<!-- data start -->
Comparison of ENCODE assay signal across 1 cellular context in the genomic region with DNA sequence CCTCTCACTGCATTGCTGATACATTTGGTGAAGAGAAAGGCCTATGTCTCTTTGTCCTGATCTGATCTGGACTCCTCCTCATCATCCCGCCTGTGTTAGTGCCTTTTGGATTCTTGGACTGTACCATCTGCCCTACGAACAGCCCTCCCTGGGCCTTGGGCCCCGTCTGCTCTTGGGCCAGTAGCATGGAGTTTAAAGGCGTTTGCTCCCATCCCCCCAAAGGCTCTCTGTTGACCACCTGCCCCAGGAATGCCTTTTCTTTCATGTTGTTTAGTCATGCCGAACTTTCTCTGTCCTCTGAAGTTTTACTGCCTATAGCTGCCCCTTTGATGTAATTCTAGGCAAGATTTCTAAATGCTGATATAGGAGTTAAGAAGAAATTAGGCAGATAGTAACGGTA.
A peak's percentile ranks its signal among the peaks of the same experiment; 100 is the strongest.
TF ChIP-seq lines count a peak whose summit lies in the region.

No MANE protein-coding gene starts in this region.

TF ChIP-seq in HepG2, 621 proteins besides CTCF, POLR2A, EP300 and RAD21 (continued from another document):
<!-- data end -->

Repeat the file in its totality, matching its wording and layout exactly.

Comparison of ENCODE assay signal across 1 cellular context in the genomic region with DNA sequence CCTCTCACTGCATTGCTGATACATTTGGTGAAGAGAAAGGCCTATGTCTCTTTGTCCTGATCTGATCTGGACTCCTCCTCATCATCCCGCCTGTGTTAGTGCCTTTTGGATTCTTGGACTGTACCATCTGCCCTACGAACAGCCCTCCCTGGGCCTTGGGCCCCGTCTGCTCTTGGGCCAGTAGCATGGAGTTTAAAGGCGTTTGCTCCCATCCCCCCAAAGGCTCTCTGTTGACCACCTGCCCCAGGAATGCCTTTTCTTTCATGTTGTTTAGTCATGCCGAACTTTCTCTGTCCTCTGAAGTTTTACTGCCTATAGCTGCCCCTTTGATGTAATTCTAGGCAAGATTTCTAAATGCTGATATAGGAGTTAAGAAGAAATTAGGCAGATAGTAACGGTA.
A peak's percentile ranks its signal among the peaks of the same experiment; 100 is the strongest.
TF ChIP-seq lines count a peak whose summit lies in the region.

No MANE protein-coding gene starts in this region.

TF ChIP-seq in HepG2, 621 proteins besides CTCF, POLR2A, EP300 and RAD21 (continued from another document):